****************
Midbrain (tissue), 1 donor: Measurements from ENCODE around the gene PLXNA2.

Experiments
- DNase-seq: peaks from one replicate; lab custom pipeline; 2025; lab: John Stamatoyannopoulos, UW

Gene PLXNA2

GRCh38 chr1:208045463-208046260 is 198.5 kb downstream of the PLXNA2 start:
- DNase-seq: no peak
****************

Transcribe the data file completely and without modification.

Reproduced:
Midbrain (tissue), 1 donor: Measurements from ENCODE around the gene PLXNA2.

Experiments
- DNase-seq: peaks from one replicate; lab custom pipeline; 2025; lab: John Stamatoyannopoulos, UW

Gene PLXNA2

GRCh38 chr1:208045463-208046260 is 198.5 kb downstream of the PLXNA2 start:
- DNase-seq: no peak